Pictured is Somerset’s Harvest Oak, an example of a wider-width plank. Photo courtesy of Somerset Hardwood Flooring.

Southern Region –Engineered hardwood flooring is the biggest seller in this region. The cross-ply construction provides the proper flooring application where crawl space and/or slab-on-grade construction are the norm. Sawn faces provide the look of solid hardwood with the inherent advantages that engineered material offer to protect against cupping and crowning as the seasons change. Solids are still selling at the high end of the spectrum in the Carolinas where the added cost can be absorbed for extra insulation between the crawl space and underlayment board. American Cherry, Walnut and Maple are more readily available and have found a niche in the higher price point homes. Imported species like Brazilian Cherry, Mahogany, Teak, Jakarta and other exotic species were quite popular a few years ago and should rebound nicely when the overall housing market improves.

Sunbelt Region -This region historically has had a lower hardwood flooring market share in the U.S. due to its dry arid climate. New advances in finishes and engineered hardwood flooring technology and design have made engineered flooring the product of choice. Consumers moving to this region want hardwood in their new homes. Builders are matching the right new products to make it work. Colors tend to be lighter and natural, and narrow widths are still the most popular look.

Southern California –Engineered hardwood flooring is the biggest seller in this region due mostly to the typical slab-on-grade construction. Today there are more choices than ever. The sawn face product has become very popular and is available in a wide variety of species from the popular oak, maple, and birch to the more exotic species like Santos Mahogany, Teak, Bamboo, Tigerwood and others. Rotary peeled engineered flooring continues to sell at the lower price points, mostly in red oak. Southern California is the most environmentally conscious region. This makes products like Bamboo, Antique Heart Pine, and other “Green” products attractive to environmentally conscience builders and homeowners. Most major hardwood flooring manufacturers today adhere to responsible foresting of hardwoods and comply with the latest FSC Certification standards for forest sustainability.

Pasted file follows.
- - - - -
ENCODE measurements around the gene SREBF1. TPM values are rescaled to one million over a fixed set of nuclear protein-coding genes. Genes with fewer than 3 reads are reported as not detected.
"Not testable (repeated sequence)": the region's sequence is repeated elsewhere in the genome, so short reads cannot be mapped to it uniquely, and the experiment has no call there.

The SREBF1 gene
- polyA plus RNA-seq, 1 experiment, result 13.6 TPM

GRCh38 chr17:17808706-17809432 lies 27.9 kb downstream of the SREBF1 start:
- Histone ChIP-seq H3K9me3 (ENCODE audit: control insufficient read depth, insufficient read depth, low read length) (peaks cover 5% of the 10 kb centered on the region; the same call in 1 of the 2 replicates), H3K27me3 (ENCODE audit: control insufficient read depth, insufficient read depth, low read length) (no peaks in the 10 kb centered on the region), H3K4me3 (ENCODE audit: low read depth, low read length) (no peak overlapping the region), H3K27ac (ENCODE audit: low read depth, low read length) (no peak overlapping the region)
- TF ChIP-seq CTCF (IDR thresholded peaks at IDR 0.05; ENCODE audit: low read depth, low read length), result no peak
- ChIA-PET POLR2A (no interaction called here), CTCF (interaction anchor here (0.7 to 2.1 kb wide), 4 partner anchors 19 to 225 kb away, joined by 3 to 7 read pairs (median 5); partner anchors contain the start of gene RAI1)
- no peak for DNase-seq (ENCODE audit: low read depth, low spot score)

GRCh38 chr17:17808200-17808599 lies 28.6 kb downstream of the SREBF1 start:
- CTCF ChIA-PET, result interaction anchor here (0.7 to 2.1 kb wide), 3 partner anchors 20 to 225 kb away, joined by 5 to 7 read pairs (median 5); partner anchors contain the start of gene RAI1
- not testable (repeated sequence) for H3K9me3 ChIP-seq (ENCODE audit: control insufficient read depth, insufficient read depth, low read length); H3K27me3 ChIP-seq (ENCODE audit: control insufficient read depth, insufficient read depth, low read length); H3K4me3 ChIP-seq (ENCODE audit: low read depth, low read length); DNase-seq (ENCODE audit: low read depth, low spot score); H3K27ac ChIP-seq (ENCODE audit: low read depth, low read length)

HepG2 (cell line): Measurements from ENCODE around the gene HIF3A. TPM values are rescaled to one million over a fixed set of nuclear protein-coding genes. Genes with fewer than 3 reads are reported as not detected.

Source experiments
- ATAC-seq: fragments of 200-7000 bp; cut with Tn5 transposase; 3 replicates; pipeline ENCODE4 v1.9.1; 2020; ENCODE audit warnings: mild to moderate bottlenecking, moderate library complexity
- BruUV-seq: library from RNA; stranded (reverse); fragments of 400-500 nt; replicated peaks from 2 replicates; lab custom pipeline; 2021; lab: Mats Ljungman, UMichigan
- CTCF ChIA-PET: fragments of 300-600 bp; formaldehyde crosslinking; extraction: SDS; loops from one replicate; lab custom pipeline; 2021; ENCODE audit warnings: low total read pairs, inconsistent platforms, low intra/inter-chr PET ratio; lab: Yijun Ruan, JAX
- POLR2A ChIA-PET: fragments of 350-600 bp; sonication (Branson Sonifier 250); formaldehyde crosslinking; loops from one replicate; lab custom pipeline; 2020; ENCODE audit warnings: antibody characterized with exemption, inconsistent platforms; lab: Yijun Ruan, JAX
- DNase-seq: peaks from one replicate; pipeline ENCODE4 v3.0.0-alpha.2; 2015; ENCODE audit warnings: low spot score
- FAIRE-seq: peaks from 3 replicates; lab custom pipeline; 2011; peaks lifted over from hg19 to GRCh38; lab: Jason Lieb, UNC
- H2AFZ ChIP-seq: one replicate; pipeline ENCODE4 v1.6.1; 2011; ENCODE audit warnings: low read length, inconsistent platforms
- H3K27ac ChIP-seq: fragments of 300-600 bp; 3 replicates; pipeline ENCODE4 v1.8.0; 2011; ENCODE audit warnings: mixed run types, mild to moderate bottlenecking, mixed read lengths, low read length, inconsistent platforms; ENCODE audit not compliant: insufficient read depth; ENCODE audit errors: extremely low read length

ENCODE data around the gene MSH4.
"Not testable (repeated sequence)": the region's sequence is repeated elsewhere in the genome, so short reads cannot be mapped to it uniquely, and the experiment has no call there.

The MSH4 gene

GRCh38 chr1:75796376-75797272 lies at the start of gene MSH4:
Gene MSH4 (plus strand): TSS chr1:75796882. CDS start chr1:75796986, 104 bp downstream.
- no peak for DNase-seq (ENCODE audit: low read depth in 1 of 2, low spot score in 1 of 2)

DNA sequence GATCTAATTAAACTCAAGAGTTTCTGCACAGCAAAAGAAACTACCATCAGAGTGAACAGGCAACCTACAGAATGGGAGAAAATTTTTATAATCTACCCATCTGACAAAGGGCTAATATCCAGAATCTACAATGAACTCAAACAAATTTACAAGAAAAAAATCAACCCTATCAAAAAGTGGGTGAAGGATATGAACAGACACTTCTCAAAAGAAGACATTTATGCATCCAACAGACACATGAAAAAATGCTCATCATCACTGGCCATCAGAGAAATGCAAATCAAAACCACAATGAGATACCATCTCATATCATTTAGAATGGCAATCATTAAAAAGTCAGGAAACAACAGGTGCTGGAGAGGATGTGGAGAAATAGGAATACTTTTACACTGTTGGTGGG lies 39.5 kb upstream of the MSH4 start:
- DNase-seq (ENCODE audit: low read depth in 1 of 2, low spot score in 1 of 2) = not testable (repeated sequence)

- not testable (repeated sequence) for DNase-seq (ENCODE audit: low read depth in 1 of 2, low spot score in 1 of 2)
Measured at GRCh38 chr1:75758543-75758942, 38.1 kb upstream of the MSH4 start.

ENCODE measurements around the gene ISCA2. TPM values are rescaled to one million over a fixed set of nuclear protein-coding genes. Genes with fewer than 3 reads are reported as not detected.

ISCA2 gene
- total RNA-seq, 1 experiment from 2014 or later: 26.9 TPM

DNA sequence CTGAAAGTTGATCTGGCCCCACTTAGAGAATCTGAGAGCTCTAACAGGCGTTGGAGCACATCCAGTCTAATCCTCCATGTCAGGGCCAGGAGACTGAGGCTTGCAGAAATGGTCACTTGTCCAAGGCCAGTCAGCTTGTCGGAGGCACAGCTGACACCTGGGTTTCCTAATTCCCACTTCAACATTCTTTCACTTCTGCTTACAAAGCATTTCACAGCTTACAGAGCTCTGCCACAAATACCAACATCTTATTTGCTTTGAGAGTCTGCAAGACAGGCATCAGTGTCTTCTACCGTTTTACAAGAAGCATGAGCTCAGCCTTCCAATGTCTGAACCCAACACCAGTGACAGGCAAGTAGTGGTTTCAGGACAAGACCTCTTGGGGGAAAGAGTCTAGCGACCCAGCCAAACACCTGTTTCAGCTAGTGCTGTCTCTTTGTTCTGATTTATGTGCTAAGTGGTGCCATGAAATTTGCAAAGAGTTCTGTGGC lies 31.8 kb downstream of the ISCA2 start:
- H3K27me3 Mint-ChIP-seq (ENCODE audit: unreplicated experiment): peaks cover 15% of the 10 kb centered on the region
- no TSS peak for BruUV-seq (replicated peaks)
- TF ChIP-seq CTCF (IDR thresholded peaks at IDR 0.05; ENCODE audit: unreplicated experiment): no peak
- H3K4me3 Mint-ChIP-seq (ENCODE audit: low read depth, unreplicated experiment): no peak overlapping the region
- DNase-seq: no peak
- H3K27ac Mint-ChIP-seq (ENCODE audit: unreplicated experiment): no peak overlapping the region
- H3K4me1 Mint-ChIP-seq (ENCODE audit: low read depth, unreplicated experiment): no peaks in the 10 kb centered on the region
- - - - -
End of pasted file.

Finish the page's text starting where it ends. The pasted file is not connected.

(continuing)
Northern California & Pacific Northwest -3/4” solid hardwood flooring is still the most popular style being sold in this region. Hand scraped and wider planks are definitely trendier as are species other than oak. Prefinished flooring is selling more than ever due to a wider range of available colors, and the inherent advantages of factory-controlled finishing technology. This has enabled manufacturers to extend finish warranties for a much longer time frame (some up to 25 years), and several producers now offer limited warranties for the lifetime of the product. Be sure to refer to specific manufacturers’ warranties for details and maintenance requirements.